In 1895 Grace Chisholm earned her Ph.D., magna cum laude, at the age of 27 with a thesis entitled "Algebraisch-gruppentheoretische Untersuchungen zur sphärischen Trigonometrie" (Algebraic Groups of Spherical Trigonometry.) Again government approval had to be obtained to allow her to take the examination, which consisted of probing questions, in German, by several professors on conic sections, geometry, differential equations, physics, astronomy, and the area of her dissertation. She thus became the first woman to officially receive a Ph.D. in Germany. As Sylvia Wiegand writes in 
Although Sofia Kovalevskaia had been awarded a doctorate in mathematics in absentia from Göttingen in 1874 after submitting a thesis, the rules for doctoral degrees had become stricter, and Grace was required to take courses and pass a difficult examination showing broader knowledge as well as prepare a thesis in order to receive her degree.
The following year she married William Henry Young, who had been one of her tutors at Girton College. William Young was also a mathematician. They left England soon after their marriage to study mathematics in Europe. In 1898 the couple visited Klein in Göttingen and he encouraged them to do some research in set theory. This lead to work in, among many areas, the topology of the real line and plane, measure theory and integration, Fourier series, and the foundations of differential calculus. Bruckner and Thomson write that "The whole field of what was then called 'the theory of functions of a real variable' was reworked and rewritten in those first decades [of the 20th century]. The Youngs played a major role in that effort." Between them they wrote 214 mathematical articles and several books, including one on geometry and one on set theory. (They also had 6 children within the span of 9 years.) It is not clear how much of the mathematical collaboration was really Grace's work and how much was her husband's, but it is now generally agreed that William Young would probably have accomplished much less without the help of his wife, a fact he often acknowledged. Of the 214 publications listed in the bibliography by Grattan-Guinness, 13 were jointly authored and 18 have Grace as the sole author. In his review of a paper by Andrew Bruckner and Brian Thomson, however, Professor Frank Smithies writes that "the authors discuss some of the contributions of W. H. and G. C. Young to real variable theory. They point out that most of the papers attributed to W. H. Young alone were in fact joint work with Grace." In addition, Grace sometimes wrote up her husband's papers for publication, often filling in proofs and correcting mistakes. But she also produced a substantial amount of excellent work herself despite the fact that her husband was often away from the family for large parts of the year, leaving Grace to take care of the children and their home in Switzerland. She won the 1915 Gamble Prize at Cambridge (given by Girton College to distinguished alumnae) for an essay on the foundations of calculus [Summary]. The most famous result with which Grace Young is identified is the Denjoy-Young-Saks theorem [Summary].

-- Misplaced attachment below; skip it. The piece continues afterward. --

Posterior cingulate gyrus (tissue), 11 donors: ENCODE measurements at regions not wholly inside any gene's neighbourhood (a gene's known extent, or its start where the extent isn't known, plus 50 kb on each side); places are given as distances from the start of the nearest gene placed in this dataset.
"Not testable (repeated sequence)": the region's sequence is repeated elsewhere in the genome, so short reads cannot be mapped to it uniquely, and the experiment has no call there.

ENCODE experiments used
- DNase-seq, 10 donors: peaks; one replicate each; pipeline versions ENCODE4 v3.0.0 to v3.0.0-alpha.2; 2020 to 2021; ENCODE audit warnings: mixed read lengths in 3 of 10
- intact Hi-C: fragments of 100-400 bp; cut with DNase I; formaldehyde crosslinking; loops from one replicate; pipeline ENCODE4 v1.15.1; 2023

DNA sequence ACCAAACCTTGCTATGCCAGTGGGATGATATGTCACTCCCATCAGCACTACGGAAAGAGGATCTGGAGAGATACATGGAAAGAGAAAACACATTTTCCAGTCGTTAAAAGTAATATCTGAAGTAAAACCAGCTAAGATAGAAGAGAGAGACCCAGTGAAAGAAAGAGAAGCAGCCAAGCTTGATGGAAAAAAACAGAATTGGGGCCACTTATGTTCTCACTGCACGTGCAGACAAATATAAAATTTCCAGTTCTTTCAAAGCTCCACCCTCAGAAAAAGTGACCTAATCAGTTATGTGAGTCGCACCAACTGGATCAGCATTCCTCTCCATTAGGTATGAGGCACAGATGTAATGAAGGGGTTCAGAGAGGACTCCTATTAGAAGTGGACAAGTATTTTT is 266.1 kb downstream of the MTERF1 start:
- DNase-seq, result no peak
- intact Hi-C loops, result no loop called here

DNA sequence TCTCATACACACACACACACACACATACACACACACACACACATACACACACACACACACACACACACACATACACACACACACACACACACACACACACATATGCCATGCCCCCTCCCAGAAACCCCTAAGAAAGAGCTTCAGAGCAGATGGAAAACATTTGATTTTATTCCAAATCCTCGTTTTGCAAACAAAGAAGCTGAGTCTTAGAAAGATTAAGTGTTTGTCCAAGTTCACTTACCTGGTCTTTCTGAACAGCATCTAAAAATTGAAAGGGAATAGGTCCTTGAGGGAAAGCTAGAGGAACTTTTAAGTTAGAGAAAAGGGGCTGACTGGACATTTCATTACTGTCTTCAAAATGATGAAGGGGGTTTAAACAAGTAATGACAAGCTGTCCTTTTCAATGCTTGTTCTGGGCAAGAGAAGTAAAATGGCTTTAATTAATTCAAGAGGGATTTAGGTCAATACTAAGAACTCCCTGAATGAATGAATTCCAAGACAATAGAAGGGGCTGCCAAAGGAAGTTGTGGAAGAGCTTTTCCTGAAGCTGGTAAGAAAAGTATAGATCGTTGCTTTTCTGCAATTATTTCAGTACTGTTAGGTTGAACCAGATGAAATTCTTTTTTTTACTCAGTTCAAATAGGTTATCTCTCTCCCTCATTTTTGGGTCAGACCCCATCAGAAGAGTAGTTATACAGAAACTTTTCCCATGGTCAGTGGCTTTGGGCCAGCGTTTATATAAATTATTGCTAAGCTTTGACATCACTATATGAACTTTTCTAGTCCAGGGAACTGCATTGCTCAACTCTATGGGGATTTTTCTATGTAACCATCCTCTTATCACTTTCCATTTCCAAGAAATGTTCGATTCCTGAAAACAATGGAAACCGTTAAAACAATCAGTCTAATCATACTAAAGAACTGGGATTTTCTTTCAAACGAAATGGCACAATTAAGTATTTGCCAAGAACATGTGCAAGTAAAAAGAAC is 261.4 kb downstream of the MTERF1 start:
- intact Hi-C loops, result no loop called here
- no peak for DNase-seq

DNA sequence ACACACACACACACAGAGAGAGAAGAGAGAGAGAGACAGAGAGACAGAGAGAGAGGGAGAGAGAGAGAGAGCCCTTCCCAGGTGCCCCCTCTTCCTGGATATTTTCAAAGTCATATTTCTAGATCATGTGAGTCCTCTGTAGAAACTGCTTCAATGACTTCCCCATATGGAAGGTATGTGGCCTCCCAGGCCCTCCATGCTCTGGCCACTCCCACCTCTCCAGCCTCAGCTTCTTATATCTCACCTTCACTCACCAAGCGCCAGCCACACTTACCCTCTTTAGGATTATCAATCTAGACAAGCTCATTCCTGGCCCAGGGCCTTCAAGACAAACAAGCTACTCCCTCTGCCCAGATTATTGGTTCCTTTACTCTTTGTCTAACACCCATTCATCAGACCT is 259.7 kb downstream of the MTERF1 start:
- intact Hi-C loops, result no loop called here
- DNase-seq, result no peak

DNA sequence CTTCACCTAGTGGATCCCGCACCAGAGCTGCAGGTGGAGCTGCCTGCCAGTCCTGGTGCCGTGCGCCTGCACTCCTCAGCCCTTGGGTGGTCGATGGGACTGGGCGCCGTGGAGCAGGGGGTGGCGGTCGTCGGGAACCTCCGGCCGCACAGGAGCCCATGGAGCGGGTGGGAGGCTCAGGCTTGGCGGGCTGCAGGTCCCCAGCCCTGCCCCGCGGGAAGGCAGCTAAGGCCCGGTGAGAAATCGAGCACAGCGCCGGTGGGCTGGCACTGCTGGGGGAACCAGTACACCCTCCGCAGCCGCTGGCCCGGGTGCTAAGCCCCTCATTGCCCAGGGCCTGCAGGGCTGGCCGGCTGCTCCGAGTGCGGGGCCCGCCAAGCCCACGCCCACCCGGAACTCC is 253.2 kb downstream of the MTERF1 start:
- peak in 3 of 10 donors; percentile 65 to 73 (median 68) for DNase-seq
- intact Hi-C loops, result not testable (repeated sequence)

In addition to her extensive work in mathematics, Young completed all the requirements for a medical degree except the internship, learned six languages, and taught each of her six children a musical instrument. She wrote one of the first books for children on reproduction. Called "Bimbo and the Frogs," the book was a very tasteful yet scientific explanation that did not talk down to children.
With the start of World War II, Grace Young left Switzerland by train for Paris. In 1940, with two of her grandchildren, she got the last plane out of Paris to England before the Germans captured the city. Her husband, however, could not get out. He died in 1942, and two years later Grace suffered a heart attack and died at the age of 76. The Fellows of Girton College had just recommended that she be awarded an honorary degree, but she died before it could be given to her.
Of her six children,
One of Grace Young's fifteen grandchildren, Sylvia Wiegand, the daughter of Laurence Young, is a mathematician at the University of Nebraska and a past president of the Association for Women in Mathematics.
Photo Credit: The photos of Grace Chisholm Young are used with permission of Sylvia Wiegand